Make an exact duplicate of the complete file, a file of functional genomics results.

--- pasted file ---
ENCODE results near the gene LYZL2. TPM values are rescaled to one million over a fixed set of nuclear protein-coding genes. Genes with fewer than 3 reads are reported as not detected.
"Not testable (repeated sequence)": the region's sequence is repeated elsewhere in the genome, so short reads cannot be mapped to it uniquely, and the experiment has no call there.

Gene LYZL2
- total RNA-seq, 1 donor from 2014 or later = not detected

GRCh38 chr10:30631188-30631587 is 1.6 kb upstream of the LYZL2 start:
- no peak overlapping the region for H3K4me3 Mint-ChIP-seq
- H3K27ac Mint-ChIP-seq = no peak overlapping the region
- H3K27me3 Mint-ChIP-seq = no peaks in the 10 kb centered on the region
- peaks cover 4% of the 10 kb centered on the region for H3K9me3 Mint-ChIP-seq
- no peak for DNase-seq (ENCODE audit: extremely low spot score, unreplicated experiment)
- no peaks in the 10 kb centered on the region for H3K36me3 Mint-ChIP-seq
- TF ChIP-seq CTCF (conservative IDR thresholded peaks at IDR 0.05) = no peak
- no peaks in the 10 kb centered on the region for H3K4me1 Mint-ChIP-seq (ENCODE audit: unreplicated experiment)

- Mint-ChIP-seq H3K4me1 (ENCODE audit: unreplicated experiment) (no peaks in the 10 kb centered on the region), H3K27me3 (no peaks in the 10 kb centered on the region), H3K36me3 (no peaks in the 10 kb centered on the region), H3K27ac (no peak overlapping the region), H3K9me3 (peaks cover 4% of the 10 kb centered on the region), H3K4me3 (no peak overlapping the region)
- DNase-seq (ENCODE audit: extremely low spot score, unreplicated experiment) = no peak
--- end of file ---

ENCODE results near the gene LYZL2. TPM values are rescaled to one million over a fixed set of nuclear protein-coding genes. Genes with fewer than 3 reads are reported as not detected.
"Not testable (repeated sequence)": the region's sequence is repeated elsewhere in the genome, so short reads cannot be mapped to it uniquely, and the experiment has no call there.

Gene LYZL2
- total RNA-seq, 1 donor from 2014 or later = not detected

GRCh38 chr10:30631188-30631587 is 1.6 kb upstream of the LYZL2 start:
- no peak overlapping the region for H3K4me3 Mint-ChIP-seq
- H3K27ac Mint-ChIP-seq = no peak overlapping the region
- H3K27me3 Mint-ChIP-seq = no peaks in the 10 kb centered on the region
- peaks cover 4% of the 10 kb centered on the region for H3K9me3 Mint-ChIP-seq
- no peak for DNase-seq (ENCODE audit: extremely low spot score, unreplicated experiment)
- no peaks in the 10 kb centered on the region for H3K36me3 Mint-ChIP-seq
- TF ChIP-seq CTCF (conservative IDR thresholded peaks at IDR 0.05) = no peak
- no peaks in the 10 kb centered on the region for H3K4me1 Mint-ChIP-seq (ENCODE audit: unreplicated experiment)

- Mint-ChIP-seq H3K4me1 (ENCODE audit: unreplicated experiment) (no peaks in the 10 kb centered on the region), H3K27me3 (no peaks in the 10 kb centered on the region), H3K36me3 (no peaks in the 10 kb centered on the region), H3K27ac (no peak overlapping the region), H3K9me3 (peaks cover 4% of the 10 kb centered on the region), H3K4me3 (no peak overlapping the region)
- DNase-seq (ENCODE audit: extremely low spot score, unreplicated experiment) = no peak